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The following is no substitute for advice provided by a lawyer specifically for you. It is intended only to help you understand that advice. No responsibility is taken for any problems arising except due to paid legal advice.

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Construction Law

Builder's Lien Act

The Act itself

The area of construction law was considered by the government to be rife with fly-by-night operators, leaving innocent people holding the bag. So, the Builder's Lien Act was passed, to add on some extra rights and responsibilities, and to extend duties beyond those of normal contract law.

To understand it, it is essential to keep in mind that the chain of contracts might be very long, from owner, to contractor, to sub-contractor, to sub-sub-contractor, etc. This Act permits those below, to claim against any or all of those above.


The first feature of the special system set up by the Builder's Lien Act, is that any moneys received for the work must be kept in trust. That might include the government's matching grant. There are exceptions. Normally work done for personal household repair is excepted.

Anyone who does work on the land, even if the owner has no direct agreement with them, may claim against the trust if they are not paid. The right to claim against this trust expires after a year unless a court action is begun. The trust will be divided according to priorities set out in the Act.

The trust can be paid out 40 days after the job is done or abandoned provided there were no notices of claim and no liens registered.


The second feature is the holdback. Nobody can legally pay more than 90% of what is owing until 40 days after the job is done or abandoned. Then the rest can be paid unless there are liens registered or there have been "Written Notices" delivered before the actual payment. If there has been a Notice of Lien, then the 10% holdback may be increased.

The holdback is intended to protect contractors 'down the chain' of contractors where someone above them in the chain fails to pay. If the proper holdback is not kept, the payer will become personally responsible to those below him in the chain.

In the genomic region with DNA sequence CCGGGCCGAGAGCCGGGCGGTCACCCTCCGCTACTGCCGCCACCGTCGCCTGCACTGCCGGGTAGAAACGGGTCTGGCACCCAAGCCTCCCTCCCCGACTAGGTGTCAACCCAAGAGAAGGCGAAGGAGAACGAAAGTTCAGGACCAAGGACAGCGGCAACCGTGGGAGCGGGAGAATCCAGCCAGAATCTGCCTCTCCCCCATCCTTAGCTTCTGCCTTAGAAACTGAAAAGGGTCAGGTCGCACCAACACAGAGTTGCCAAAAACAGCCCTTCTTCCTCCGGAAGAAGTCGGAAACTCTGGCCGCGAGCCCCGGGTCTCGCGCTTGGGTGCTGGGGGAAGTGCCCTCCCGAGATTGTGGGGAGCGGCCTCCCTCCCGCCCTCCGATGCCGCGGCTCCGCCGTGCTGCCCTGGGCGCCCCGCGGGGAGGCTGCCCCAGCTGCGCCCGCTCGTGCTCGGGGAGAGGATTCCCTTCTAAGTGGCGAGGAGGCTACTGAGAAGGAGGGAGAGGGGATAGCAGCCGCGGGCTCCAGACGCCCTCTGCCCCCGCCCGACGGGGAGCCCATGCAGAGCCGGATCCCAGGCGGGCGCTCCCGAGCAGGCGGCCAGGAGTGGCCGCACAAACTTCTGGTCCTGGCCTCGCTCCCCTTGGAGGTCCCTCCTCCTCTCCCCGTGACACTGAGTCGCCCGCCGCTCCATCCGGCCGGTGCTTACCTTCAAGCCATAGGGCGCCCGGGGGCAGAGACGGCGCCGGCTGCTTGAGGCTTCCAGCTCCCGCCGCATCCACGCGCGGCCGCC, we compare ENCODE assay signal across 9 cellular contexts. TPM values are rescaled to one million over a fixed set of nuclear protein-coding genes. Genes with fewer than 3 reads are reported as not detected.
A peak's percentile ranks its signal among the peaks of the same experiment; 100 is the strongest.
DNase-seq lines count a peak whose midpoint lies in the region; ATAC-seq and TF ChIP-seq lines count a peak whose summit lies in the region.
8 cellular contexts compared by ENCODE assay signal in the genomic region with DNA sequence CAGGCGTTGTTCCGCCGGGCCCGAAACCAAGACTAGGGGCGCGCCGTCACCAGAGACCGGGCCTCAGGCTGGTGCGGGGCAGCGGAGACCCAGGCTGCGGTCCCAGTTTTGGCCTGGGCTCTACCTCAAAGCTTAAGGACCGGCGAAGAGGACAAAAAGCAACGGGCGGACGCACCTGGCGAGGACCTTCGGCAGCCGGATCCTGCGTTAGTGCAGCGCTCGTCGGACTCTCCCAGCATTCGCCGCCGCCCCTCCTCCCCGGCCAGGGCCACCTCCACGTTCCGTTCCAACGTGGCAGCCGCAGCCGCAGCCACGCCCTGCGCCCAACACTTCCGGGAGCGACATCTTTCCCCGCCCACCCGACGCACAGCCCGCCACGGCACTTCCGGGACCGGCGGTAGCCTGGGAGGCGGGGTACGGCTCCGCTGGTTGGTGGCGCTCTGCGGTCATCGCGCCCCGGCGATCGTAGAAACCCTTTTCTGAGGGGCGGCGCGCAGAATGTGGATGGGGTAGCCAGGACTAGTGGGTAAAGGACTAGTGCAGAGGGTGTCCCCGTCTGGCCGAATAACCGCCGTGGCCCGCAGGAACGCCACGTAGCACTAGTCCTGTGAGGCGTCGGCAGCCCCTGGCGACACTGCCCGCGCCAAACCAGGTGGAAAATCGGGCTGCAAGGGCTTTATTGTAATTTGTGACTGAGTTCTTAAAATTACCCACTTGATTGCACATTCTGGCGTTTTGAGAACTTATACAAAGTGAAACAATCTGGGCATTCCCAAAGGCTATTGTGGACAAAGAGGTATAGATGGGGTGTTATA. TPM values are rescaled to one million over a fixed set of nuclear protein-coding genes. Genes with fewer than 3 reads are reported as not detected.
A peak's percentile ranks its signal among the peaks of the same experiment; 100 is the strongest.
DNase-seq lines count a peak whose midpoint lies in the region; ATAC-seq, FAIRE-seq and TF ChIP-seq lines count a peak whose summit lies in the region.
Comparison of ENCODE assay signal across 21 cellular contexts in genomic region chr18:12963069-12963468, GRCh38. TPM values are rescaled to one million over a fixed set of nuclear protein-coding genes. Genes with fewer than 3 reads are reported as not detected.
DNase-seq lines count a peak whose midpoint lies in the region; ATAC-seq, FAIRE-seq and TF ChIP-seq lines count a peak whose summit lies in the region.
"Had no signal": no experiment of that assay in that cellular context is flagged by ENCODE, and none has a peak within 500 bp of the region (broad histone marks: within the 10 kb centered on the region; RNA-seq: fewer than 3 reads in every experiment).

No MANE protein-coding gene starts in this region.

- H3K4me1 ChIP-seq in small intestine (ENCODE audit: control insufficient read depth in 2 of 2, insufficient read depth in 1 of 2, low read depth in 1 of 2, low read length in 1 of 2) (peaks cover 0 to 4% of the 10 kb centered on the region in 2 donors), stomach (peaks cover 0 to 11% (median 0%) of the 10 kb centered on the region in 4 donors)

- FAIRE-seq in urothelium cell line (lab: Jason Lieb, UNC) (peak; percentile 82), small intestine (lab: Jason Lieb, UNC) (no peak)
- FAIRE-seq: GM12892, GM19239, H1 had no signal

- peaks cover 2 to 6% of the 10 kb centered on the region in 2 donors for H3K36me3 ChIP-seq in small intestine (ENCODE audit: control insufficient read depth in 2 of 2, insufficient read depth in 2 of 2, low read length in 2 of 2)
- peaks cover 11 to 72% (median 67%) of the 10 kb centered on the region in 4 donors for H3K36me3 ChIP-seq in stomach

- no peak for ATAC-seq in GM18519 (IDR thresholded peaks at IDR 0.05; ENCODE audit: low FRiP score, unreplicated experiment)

If you ever work for a contractor, and not directly for the owner, be sure to get me to put a lien on the property before 40 days are up! That ensures that the owner pays you if any of the contractors 'above' you don't pay. However, sometimes this will interfere with financing of the project or be contrary to your contract. In these cases, good legal and financial judgment is crucial.

If you are paying for work, you should get me to check the title before you make final payment whenever your sub-contractors hire further sub-contractors! Otherwise, their sub-contractors might force you to pay them even if you've already paid the sub-contractors you actually hired.

Again, there are exceptions. See your lawyer.


The third feature is the lien, which is necessary for a claim against the holdback or for breach of the trust, but also is simply an ordinary lien against the property.

It lasts until the owner delivers a Request to the Registrar to Lapse to the Land Titles Office Registrar, who then lets the lien-holder know that if he doesn't start a court action against the owner within a certain number of days the lien comes off. Once the court action is started, it must be set down for trial within two years or the lien holder automatically loses the lien. The lien will not protect a claim for interest.

Some cases say that you must start the court action within a certain period of time. See your lawyer.


Your ordinary rights to sue and be sued are unchanged however. Therefore, you can claim interest, it just isn't protected by the lien. You can claim after 40 days, you just can't expect those above your debtor in the chain to pay you.

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